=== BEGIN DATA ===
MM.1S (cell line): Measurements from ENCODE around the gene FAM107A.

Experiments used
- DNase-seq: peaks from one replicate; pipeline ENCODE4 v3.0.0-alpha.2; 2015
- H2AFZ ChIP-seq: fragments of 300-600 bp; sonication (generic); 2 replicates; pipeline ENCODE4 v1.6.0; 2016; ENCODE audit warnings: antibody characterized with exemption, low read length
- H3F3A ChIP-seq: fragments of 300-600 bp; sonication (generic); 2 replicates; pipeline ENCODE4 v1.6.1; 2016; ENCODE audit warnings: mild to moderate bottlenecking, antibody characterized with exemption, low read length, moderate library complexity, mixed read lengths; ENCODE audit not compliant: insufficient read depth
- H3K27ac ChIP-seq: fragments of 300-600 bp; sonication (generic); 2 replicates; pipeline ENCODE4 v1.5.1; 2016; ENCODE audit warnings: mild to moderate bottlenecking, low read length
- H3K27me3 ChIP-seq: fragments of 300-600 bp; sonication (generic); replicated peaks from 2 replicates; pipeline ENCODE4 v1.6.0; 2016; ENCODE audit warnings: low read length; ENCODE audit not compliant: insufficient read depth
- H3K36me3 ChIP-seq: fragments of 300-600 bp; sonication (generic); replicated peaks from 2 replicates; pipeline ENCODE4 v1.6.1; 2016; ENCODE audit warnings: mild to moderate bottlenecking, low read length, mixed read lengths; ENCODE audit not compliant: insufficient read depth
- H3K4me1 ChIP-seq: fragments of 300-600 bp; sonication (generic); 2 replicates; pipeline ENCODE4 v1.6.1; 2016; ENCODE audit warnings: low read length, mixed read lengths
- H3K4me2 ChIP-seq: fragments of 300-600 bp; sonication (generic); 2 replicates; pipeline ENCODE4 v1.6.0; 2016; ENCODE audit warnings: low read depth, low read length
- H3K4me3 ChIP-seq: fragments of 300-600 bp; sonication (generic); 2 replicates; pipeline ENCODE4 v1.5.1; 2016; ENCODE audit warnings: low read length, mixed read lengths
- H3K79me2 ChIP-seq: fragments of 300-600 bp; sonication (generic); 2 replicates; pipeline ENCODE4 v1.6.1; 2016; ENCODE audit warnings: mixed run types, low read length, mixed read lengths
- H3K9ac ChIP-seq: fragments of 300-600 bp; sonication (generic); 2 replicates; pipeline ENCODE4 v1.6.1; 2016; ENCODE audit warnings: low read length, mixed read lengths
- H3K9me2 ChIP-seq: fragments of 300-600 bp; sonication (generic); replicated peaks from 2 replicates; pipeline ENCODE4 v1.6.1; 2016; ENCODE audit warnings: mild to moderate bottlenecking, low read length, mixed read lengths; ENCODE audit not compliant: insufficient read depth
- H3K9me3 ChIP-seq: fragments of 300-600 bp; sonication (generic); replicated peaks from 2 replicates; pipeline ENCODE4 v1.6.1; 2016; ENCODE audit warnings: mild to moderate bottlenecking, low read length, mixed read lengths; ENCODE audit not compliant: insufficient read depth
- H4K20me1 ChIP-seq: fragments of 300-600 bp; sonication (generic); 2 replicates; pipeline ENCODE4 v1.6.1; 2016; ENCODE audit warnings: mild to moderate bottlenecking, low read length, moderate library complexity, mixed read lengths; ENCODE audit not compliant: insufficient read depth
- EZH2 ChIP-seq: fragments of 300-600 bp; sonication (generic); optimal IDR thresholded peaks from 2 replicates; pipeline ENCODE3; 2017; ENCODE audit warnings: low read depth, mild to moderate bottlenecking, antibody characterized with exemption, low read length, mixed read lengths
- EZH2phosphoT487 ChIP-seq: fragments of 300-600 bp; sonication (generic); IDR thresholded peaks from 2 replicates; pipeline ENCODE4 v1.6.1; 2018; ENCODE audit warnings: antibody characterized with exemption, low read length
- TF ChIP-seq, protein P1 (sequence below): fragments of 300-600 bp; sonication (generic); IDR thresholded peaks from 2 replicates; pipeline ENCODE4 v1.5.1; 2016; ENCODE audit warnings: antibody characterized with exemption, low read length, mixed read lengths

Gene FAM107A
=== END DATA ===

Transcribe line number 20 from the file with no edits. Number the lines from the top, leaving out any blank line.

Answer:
Gene FAM107A